An unusual Nitish Kumar

His uncharacteristic behaviour has been a cause of concern

Updated - July 09, 2024 11:54 am IST

Published - July 09, 2024 12:32 am IST

Bihar CM Nitish Kumar. File

Bihar CM Nitish Kumar. File | Photo Credit: The Hindu

With a tenure of 18 years, Nitish Kumar, 73, is the longest-serving Chief Minister of Bihar. He has an equally stunning record of switching sides. While his ideological infidelity has attracted mockery and ridicule, his ability to tilt the electoral scales in favour of the coalition of which he is a part remains unparalleled.

In the 2024 Lok Sabha elections, Mr. Kumar proved critics wrong again when the Janata Dal (United), the party he heads, won 12 of the 16 seats it contested. Mr. Kumar is a maverick; he went beyond caste lines to mobilise a constituency of Extremely Backward Classes (EBCs). According to Bihar’s caste survey, this is the largest group constituting 36.01% of the population. The EBCs include 130-odd groups and sub-groups scattered across Bihar. Contrary to various pre-poll predictions, this group largely remained loyal to the Chief Minister.

Of late, however, it is not Mr. Kumar’s political acumen, but his fumbles that have generated headlines. His videos referring to Prime Minister Narendra Modi as “Chief Minister”, scrutiny of Mr. Modi’s inked finger, exhortation to voters to elect “4,000 MPs”, and reference to a JD(U) Rajya Sabha MP as a Lok Sabha MP have all gone viral. While these tickle people on social media, they also raise questions about his mental acuity.

Even if we ignore the occasional slip of the tongue, it is a fact that there have been other uncharacteristic gestures from Mr. Kumar. The man who broke ties of 17 years with the Bharatiya Janata Party (BJP), just a week after Mr. Modi was made the campaign committee chairmanin 2013, touched the Prime Minister’s feet during the first meeting of the National Democratic Alliance after the 2024 Lok Sabha results

The JD(U) also settled for merely two berths in the Council of Ministers and for “inconsequential” portfolios without a murmur of protest. Rajiv Ranjan Singh alias Lalan Singh is Union Minister of Fisheries, Animal Husbandry and Dairying, and Panchayati Raj, and JD(U) Rajya Sabha MP Ramnath Thakur is Minister of State, Ministry of Agriculture and Farmers’ Welfare.

This is in sharp contrast to the party’s position in 2019, when Mr. Kumar, arguing for “proportional representation” rather than “symbolic presence”, had insisted that the JD(U) get at least four berths since the BJP then had five ministers from Bihar. It is, of course, another story that in July 2021, Mr. Kumar’s former aide R.C.P. Singh rebelled against him and secured a Cabinet berth for himself. Within a year, he was forced out of Mr. Modi’s Cabinet after the JD(U) refused to renominate him to the Rajya Sabha.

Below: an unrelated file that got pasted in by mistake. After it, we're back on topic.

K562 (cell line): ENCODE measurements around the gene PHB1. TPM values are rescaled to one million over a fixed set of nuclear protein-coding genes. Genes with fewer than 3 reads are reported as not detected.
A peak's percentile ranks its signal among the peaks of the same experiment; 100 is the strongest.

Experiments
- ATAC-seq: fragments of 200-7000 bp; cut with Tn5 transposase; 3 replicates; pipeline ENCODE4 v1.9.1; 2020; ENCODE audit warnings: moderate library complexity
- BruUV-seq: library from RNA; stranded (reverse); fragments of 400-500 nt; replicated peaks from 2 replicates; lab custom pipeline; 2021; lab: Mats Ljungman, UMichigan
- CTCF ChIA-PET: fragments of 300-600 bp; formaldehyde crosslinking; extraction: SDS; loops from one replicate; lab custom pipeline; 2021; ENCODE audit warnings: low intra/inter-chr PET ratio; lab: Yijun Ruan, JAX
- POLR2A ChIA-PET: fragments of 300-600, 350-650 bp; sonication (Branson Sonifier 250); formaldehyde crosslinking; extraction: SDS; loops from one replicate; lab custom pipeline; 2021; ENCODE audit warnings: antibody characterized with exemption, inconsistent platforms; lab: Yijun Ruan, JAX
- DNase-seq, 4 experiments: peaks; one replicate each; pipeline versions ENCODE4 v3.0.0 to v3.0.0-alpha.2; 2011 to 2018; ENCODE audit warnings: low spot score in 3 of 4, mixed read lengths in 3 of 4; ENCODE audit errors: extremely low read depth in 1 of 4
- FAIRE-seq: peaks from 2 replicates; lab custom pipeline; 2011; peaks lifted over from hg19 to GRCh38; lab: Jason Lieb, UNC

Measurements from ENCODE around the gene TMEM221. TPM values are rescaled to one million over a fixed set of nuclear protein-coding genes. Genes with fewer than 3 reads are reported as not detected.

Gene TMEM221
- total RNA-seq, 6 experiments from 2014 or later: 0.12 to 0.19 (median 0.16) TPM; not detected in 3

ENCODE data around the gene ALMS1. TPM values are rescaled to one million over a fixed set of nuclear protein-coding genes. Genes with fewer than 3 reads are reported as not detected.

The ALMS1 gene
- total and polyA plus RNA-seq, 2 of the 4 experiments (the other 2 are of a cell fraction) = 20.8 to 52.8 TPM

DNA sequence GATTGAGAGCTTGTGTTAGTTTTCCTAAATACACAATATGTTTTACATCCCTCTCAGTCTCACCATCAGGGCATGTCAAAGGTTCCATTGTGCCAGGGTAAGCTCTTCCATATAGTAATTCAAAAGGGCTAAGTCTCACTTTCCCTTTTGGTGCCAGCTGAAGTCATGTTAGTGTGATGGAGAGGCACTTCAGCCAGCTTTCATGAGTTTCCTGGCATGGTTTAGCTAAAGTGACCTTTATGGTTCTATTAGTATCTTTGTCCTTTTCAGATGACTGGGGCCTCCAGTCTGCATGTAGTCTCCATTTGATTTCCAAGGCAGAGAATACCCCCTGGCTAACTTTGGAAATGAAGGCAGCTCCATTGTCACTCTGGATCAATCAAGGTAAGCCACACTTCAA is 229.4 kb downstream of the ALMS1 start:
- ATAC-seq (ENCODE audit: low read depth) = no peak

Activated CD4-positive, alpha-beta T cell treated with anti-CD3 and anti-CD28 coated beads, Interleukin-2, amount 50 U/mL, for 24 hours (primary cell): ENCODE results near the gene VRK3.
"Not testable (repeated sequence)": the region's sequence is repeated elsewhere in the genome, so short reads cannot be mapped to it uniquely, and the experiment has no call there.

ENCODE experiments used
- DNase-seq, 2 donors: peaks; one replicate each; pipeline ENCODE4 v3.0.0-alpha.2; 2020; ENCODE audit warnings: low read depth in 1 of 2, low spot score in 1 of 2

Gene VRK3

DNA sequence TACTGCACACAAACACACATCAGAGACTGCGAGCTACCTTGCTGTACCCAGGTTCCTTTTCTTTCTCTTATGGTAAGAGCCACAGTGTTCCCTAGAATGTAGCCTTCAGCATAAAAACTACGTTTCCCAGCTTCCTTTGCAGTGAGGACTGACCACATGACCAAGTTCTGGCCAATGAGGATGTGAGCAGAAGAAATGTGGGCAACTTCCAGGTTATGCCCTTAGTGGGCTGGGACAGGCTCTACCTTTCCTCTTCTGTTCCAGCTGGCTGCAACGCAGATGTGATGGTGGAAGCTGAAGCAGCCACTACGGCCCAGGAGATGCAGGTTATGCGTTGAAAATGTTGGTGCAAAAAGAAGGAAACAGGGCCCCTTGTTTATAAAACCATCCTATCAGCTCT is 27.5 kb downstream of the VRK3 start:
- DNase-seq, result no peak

Mr. Kumar’s political fortunes and the JD(U)’s electoral destiny have not run in parallel. Mr. Kumar has continued as Chief Minister despite the JD(U)’s diminishing tally. The last time the JD(U) was the single largest party in the Bihar Assembly was 14 years ago. In 2020, the party was reduced to 43 seats, slipping to the third position in the State Assembly. Mr. Kumar’s presence helps the party scale the limitations imposed by Bihar’s electoral arithmetic.

Party sources claim that no one in the JD(U) can exert the pull with the EBCs as Mr. Kumar can. On June 29, at its national executive meeting in New Delhi, the JD(U) appointed Rajya Sabha MP Sanjay Jha, who is Mr. Kumar’s lieutenant, as the party’s working president. He is now effectively the second most important leader in the party. Between July 2021 and December 2023, Mr. Rajiv Ranjan Singh, as the party’s national president, held this position. But neither Mr. Jha, a Brahmin, nor Mr. Singh, a Bhumihar, can be seen as natural claimants for the leadership of a party that is surviving mostly on EBC votes. Speculation is rife that Mr. Kumar might have chosen his heir from the close circle of bureaucrats who have worked with him in the past.

Meanwhile, the Rashtriya Janata Dal (RJD) has fielded several EBC candidates, keeping an eye on the 2025 Assembly elections. Instead of conceding the Purnea Lok Sabha seat to independent candidate Pappu Yadav, the RJD remained steadfast with a JD(U) turncoat, Bima Bharti. Ms. Bharti lost the elections but is now again in the fray from the Rupauli Assembly seat as a RJD candidate where the bypoll is scheduled on July 10. The bypoll was necessitated by Ms. Bharti’s resignation so that she could contest in the Lok Sabha polls. It has turned into a prestige battle between the JD(U) and the RJD on who holds a greater sway over the EBC vote bank.

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